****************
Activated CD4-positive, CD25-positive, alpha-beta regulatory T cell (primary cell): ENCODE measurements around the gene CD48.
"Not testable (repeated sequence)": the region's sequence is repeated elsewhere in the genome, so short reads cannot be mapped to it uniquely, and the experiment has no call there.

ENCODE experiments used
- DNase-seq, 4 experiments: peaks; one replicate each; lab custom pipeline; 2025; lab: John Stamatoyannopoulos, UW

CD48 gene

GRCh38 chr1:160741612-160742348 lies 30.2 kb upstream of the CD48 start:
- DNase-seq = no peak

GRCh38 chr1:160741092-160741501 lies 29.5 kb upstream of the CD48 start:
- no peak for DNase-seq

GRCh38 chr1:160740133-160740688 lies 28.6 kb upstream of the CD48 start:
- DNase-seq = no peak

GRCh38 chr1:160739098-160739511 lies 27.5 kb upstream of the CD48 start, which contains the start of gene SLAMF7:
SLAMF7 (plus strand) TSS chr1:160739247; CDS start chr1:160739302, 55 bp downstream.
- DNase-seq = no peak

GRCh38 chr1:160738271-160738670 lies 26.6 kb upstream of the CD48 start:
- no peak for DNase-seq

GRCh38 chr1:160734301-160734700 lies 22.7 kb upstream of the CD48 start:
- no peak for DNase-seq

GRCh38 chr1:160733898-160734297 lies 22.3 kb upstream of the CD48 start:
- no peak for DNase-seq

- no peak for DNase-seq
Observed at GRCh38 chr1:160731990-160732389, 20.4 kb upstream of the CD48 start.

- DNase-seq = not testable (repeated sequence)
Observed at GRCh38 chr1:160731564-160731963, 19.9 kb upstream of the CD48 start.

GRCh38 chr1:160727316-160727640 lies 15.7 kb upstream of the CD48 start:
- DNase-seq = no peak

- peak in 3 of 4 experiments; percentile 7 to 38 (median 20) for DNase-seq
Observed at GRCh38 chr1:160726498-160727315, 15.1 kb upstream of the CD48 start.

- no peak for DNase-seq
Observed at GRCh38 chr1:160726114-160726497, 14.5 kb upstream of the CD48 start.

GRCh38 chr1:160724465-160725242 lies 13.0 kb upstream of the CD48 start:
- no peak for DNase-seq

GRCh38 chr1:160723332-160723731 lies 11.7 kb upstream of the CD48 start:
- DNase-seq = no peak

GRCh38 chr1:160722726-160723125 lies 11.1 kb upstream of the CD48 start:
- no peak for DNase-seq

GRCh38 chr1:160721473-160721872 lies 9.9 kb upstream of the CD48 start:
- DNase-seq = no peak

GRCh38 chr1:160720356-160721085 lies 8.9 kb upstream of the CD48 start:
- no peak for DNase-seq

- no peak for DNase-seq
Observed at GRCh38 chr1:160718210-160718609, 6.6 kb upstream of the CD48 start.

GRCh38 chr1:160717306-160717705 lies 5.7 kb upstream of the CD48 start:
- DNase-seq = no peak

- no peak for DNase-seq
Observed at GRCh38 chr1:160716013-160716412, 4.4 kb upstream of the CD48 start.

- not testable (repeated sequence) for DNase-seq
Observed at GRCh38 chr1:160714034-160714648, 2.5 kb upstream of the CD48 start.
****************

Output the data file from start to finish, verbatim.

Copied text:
Activated CD4-positive, CD25-positive, alpha-beta regulatory T cell (primary cell): ENCODE measurements around the gene CD48.
"Not testable (repeated sequence)": the region's sequence is repeated elsewhere in the genome, so short reads cannot be mapped to it uniquely, and the experiment has no call there.

ENCODE experiments used
- DNase-seq, 4 experiments: peaks; one replicate each; lab custom pipeline; 2025; lab: John Stamatoyannopoulos, UW

CD48 gene

GRCh38 chr1:160741612-160742348 lies 30.2 kb upstream of the CD48 start:
- DNase-seq = no peak

GRCh38 chr1:160741092-160741501 lies 29.5 kb upstream of the CD48 start:
- no peak for DNase-seq

GRCh38 chr1:160740133-160740688 lies 28.6 kb upstream of the CD48 start:
- DNase-seq = no peak

GRCh38 chr1:160739098-160739511 lies 27.5 kb upstream of the CD48 start, which contains the start of gene SLAMF7:
SLAMF7 (plus strand) TSS chr1:160739247; CDS start chr1:160739302, 55 bp downstream.
- DNase-seq = no peak

GRCh38 chr1:160738271-160738670 lies 26.6 kb upstream of the CD48 start:
- no peak for DNase-seq

GRCh38 chr1:160734301-160734700 lies 22.7 kb upstream of the CD48 start:
- no peak for DNase-seq

GRCh38 chr1:160733898-160734297 lies 22.3 kb upstream of the CD48 start:
- no peak for DNase-seq

- no peak for DNase-seq
Observed at GRCh38 chr1:160731990-160732389, 20.4 kb upstream of the CD48 start.

- DNase-seq = not testable (repeated sequence)
Observed at GRCh38 chr1:160731564-160731963, 19.9 kb upstream of the CD48 start.

GRCh38 chr1:160727316-160727640 lies 15.7 kb upstream of the CD48 start:
- DNase-seq = no peak

- peak in 3 of 4 experiments; percentile 7 to 38 (median 20) for DNase-seq
Observed at GRCh38 chr1:160726498-160727315, 15.1 kb upstream of the CD48 start.

- no peak for DNase-seq
Observed at GRCh38 chr1:160726114-160726497, 14.5 kb upstream of the CD48 start.

GRCh38 chr1:160724465-160725242 lies 13.0 kb upstream of the CD48 start:
- no peak for DNase-seq

GRCh38 chr1:160723332-160723731 lies 11.7 kb upstream of the CD48 start:
- DNase-seq = no peak

GRCh38 chr1:160722726-160723125 lies 11.1 kb upstream of the CD48 start:
- no peak for DNase-seq

GRCh38 chr1:160721473-160721872 lies 9.9 kb upstream of the CD48 start:
- DNase-seq = no peak

GRCh38 chr1:160720356-160721085 lies 8.9 kb upstream of the CD48 start:
- no peak for DNase-seq

- no peak for DNase-seq
Observed at GRCh38 chr1:160718210-160718609, 6.6 kb upstream of the CD48 start.

GRCh38 chr1:160717306-160717705 lies 5.7 kb upstream of the CD48 start:
- DNase-seq = no peak

- no peak for DNase-seq
Observed at GRCh38 chr1:160716013-160716412, 4.4 kb upstream of the CD48 start.

- not testable (repeated sequence) for DNase-seq
Observed at GRCh38 chr1:160714034-160714648, 2.5 kb upstream of the CD48 start.